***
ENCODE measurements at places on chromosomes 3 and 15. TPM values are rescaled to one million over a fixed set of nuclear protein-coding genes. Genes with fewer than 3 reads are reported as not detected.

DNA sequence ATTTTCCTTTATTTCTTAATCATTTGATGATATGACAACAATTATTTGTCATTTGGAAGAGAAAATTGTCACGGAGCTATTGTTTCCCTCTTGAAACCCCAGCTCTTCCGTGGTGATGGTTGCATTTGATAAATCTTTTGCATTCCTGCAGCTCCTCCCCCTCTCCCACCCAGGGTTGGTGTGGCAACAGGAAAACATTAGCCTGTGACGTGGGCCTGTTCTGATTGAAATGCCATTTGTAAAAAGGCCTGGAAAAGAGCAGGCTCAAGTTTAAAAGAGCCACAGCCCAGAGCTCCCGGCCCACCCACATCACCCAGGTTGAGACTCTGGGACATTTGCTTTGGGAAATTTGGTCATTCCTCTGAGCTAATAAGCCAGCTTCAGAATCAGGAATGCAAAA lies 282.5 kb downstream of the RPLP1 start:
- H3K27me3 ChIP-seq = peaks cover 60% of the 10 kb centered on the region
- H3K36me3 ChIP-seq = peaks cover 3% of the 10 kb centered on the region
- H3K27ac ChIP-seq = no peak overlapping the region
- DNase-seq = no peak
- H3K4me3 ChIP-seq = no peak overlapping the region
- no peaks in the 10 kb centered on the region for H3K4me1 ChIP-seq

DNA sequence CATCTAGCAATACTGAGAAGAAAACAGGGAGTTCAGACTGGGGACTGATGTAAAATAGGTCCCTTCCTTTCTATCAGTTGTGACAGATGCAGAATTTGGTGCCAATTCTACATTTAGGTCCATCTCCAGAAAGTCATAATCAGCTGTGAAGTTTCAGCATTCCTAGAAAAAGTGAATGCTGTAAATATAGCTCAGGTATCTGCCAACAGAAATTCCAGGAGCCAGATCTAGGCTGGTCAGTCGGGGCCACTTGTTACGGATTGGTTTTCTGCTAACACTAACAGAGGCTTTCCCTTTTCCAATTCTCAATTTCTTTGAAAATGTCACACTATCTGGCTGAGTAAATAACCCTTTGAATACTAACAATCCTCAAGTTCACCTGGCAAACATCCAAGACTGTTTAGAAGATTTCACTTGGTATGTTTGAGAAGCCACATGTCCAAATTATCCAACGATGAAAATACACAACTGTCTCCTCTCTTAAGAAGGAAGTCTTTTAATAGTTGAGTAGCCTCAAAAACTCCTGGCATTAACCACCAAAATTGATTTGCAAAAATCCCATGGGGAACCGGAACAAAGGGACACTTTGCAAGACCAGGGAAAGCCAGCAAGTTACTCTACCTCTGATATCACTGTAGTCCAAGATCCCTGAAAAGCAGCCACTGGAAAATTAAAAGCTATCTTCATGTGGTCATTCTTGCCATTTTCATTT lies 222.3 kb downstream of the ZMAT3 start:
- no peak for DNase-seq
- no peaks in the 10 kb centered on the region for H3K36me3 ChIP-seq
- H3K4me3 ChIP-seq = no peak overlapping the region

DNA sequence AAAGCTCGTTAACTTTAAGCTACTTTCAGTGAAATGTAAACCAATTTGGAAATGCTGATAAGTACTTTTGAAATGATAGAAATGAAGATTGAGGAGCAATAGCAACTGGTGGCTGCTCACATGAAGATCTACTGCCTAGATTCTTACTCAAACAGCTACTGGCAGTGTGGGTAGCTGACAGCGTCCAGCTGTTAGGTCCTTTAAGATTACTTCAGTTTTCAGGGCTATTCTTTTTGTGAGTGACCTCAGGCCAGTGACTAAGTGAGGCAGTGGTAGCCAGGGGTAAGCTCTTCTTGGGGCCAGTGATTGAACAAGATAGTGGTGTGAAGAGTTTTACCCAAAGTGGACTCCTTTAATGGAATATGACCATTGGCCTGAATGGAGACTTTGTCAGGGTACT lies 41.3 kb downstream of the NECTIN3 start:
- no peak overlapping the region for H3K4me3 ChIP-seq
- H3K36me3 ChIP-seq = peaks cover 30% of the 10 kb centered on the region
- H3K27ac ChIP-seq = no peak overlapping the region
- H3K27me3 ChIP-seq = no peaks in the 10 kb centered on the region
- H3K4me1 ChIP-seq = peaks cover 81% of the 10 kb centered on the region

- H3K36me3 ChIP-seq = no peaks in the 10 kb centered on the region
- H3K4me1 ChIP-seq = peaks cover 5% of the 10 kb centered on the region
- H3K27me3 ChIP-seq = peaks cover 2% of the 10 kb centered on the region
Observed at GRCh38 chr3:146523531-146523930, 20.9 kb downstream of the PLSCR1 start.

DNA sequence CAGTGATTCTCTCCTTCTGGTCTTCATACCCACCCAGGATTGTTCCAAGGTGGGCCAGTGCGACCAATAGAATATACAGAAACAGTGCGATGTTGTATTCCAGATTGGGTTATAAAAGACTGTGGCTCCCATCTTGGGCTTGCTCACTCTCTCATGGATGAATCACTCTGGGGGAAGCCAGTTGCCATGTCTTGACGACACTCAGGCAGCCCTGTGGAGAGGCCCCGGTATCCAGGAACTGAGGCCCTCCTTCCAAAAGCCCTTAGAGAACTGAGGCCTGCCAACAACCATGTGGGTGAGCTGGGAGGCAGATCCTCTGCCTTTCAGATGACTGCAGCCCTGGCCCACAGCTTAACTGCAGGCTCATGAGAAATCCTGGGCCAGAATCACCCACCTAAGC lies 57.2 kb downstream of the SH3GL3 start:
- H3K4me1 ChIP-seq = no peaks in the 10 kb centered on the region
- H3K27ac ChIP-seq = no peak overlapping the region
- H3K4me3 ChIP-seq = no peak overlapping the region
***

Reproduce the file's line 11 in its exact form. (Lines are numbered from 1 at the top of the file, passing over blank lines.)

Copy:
- no peaks in the 10 kb centered on the region for H3K36me3 ChIP-seq